The world’s ‘Stag’ is our ‘Weekend’


infobox3BY SEAN EGAN  |  American audiences are conditioned to expect maximum levels of raucous debauchery from their bachelor party flicks — but “The Bachelor Weekend” provides viewers with a slightly different, more gentle spin on the genre. Released as “The Stag” overseas, this Irish import to the Tribeca Film Festival is a breezy, genial film that doesn’t take itself too seriously. While it may seem like damning with faint praise, the amiable nature and heart of the movie is what sets it apart from the other films in its sub-genre.

The story centers around a persnickety groom-to-be Fionnan (Hugh O’Conor), who, at the urging of his fiancé and best man, Davin (Andrew Scott), is sent off on a “stag weekend” with his friend Simon, and “The Kevins” — his gay younger brother and his partner, who are both named Kevin. The lads plan to camp in the countryside to get in touch with their rougher sides, but things go awry when the bride’s brother (co-writer Peter McDonald) tags along — a force of nature who goes by the amusingly unwieldy moniker “The Machine.” As the group gets further off the beaten track in the wilderness, The Machine helps coach the group into being more confident and “manly” in his own unconventional way, while they help to soften his edges.

If the plot sounds a little cliché, or old-fashioned, it’s because it is. Everything clicks along just as one would expect — no setup goes without a payoff, nor is any narrative thread left unresolved. Even the commentary on gender roles and what “manliness” means isn’t exactly fresh or progressive (though it’s heart is in the right place). But it’s a familiar tale told well, with more than enough solid laughs and gags to justify its reliance on well-worn story structures, and has plenty of great character work to boot. McDonald and director John Butler’s script strikes a delicate balance between good-natured banter and dry humor, and bigger, physical comedy set pieces to ensure the film never feels too broad or too small-scale. It also takes the time to develop each of the characters enough to make them wholly endearing to the audience.

Courtesy of Tribeca Film A conflicted groom-to-be finds himself by going off the beaten path, in director John Butler’s first-time feature.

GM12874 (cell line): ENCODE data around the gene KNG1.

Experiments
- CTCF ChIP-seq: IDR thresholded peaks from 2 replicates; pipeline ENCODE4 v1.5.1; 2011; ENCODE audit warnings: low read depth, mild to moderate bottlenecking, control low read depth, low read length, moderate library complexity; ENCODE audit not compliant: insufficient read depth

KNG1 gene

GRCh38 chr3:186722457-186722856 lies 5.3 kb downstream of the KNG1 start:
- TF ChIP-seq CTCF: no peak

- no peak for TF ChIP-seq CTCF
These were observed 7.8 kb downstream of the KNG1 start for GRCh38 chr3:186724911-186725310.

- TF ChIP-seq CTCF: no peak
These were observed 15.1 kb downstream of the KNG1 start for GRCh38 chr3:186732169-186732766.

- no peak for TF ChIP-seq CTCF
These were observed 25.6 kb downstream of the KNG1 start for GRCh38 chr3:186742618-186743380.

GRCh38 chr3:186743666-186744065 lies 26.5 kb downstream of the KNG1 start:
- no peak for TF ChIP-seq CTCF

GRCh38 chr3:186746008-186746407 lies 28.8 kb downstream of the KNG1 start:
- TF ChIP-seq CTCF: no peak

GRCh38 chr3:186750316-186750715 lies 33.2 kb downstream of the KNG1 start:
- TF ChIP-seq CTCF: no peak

Courtesy of Tribeca Film
A conflicted groom-to-be finds himself by going off the beaten path, in director John Butler’s first-time feature.

It also helps that the cast is exceptionally likable. As The Machine, McDonald has the comedic side of the film on lock, quick with one-liners and possessing a knack for physical comedy (a hysterical bit involving his character and an electric fence proves to be a highlight). Scott, as the put-upon best man, Davin, is fantastic. He kills with deadpan wit, but is even better at bringing depth to the inner conflict and pain his character feels — as in a particularly disarming sequence where he sings a heartbreaking tune a capella by the fire.

Many of the film’s strengths and weaknesses are best exemplified in an eleventh hour fight between Fionnan and Davin, which begins with emotional revelations and ends with a couple of semi-nude men brawling in the dirt. Is the fight predictable? Yes. But it doesn’t take anything away from how well-acted the sequence is, and how adept the film is at switching from effective character beats to broader comedy.

Butler, a first-time feature helmer (and co-writer) provides solid, and sometimes playful direction — a promising debut. The cinematography’s also quite pretty, and does a good job capturing the unique beauty of the damp, grey Irish countryside and forests. All these little things add up to allow “The Bachelor Weekend” to rise above its somewhat strict adherence to formula, and become a comedy worth seeking out.